There is much conjecture surrounding equal access in companies and organisations. Many proclaim Social Model readiness in light of a changing society. Yet, as I would come to quickly realize, an environment created on someone’s behalf, without their experience will likely not be equal. Creating truly inclusive facilities and discovering the right amount of support wanted requires discourse with those who want it (or don’t want it, as the case may be). Assumptions and guesses invariably fall short of the realities of people who face unequal access.
Recently we were tasked with writing a questionnaire for a music studio that we had been having some difficulty with, regarding accessing an Open Day. The questions were on the topics of accessibility, support and inclusivity of the course and the facilities. I found this to be an extremely difficult task and required the help of the group with every question; this is only natural - No amount of reflection, introspection, guesswork or hypothesizing will help me when I have never had to fight for my own equal access. I have no personal experience and therefore no reliable knowledge. Of course, I can learn, but I need experts to educate me on their own personal experience – a true first-person perspective.
In initial conversations with the music studio, a member of the marketing team had promised our visit to be fully facilitated and the group welcomed with open arms. They had left and been replaced by a new member of the marketing team, who, in a recent discussion had stated they were “worried about us coming.” I wondered how the studio could go from taking a (possibly) Social Model Approach to not – and not seeking help or asking question to change that. It highlighted the tentative and hazy nature of the idea of an equally accessible environment. What one individual saw as an equal access environment, another did not. It emphasized a lack of knowledge and experience that they, much like me, did not possess and were afraid to explore. Similarly, to how I had benefitted from the knowledge of my experienced teachers, the studio would also clearly gain insight from the group’s visit and could, in turn, use that knowledge to create an environment with improved equal access.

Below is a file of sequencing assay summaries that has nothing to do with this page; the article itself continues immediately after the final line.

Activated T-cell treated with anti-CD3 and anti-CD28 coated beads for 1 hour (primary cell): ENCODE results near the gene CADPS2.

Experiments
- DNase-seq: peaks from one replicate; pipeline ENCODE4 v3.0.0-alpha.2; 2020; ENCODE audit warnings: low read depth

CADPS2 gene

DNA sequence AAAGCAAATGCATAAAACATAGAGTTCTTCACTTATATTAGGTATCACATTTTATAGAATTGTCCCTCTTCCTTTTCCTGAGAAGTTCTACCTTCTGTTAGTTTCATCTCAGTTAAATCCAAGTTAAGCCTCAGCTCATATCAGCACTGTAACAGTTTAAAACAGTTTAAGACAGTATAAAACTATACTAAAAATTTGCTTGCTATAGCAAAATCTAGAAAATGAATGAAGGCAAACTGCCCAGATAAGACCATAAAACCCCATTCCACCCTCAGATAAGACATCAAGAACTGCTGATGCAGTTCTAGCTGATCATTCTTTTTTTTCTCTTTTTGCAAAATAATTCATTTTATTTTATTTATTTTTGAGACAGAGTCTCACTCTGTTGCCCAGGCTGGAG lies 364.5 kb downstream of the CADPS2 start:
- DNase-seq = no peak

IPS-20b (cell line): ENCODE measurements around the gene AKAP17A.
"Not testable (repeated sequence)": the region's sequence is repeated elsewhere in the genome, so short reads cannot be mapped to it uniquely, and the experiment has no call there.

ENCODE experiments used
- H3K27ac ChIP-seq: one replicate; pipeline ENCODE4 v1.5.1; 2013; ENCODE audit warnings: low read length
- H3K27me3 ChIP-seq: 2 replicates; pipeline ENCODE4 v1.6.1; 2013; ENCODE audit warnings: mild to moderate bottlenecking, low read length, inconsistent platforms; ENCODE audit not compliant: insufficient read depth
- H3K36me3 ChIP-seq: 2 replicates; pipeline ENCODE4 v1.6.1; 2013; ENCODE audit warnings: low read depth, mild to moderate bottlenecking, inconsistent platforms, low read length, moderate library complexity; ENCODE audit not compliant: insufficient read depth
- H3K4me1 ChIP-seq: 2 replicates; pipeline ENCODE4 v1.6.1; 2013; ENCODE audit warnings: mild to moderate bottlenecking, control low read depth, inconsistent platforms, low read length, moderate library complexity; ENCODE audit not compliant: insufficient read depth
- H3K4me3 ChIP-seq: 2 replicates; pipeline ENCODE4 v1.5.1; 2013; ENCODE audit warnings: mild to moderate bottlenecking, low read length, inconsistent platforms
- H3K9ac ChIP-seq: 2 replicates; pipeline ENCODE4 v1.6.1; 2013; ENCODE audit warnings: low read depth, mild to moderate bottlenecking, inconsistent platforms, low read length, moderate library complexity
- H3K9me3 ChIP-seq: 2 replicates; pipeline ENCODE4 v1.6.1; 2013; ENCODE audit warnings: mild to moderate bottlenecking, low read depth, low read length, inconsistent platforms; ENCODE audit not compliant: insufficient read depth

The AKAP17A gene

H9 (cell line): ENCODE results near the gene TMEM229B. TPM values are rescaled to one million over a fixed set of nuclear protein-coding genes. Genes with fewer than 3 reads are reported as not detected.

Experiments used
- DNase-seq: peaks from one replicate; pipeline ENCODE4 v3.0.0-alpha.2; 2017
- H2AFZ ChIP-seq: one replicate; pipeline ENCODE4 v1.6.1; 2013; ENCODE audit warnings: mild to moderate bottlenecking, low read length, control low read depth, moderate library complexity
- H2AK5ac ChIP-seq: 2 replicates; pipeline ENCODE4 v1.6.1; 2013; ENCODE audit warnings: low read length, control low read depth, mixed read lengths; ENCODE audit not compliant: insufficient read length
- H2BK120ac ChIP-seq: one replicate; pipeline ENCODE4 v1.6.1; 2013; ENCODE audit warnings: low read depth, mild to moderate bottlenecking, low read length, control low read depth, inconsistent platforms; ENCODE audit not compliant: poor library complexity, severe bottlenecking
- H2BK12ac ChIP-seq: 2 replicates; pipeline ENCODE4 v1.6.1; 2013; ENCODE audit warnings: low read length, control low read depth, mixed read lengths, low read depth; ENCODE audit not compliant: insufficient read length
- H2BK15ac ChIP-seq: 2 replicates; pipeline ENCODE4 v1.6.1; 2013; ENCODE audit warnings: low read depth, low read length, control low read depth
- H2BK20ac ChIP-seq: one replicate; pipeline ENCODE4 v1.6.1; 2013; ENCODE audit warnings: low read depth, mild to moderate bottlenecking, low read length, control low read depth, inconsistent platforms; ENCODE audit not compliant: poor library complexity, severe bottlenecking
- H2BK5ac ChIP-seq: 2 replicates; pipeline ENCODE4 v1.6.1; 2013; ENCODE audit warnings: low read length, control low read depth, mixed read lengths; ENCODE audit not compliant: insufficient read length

Claiming to have a fully inclusive environment, deemed inclusive by those that have never had any issue with access proves both ironic and problematic. Conversely, not being willing to listen or assuming the environment immediately is not, is just as problematic. The questionnaire was a good start and proved a willingness to engage and listen, but as I have come to realize, there are no halfway marks with equal access and an environment is not equal until those that face the inequality say it is. None the less, the first step is to try – that is the most important part!
Examples such as this highlight the decaying peripheries of unequal access as more and more companies are challenged to reconsider their environments. Companies needn't be worried. There is no universally applicable answer to creating an equal environment and it is understood that it is an issue not solved instantly. Rather, the process is a journey. It is not learnt innately, and neither is it expected to be. What is expected is a conscientious effort towards learning and towards listening to those that have the experience and knowledge, to the experts. Those with first hand personal experience.
Written by Tom Wood, Published by Dominic Palfreman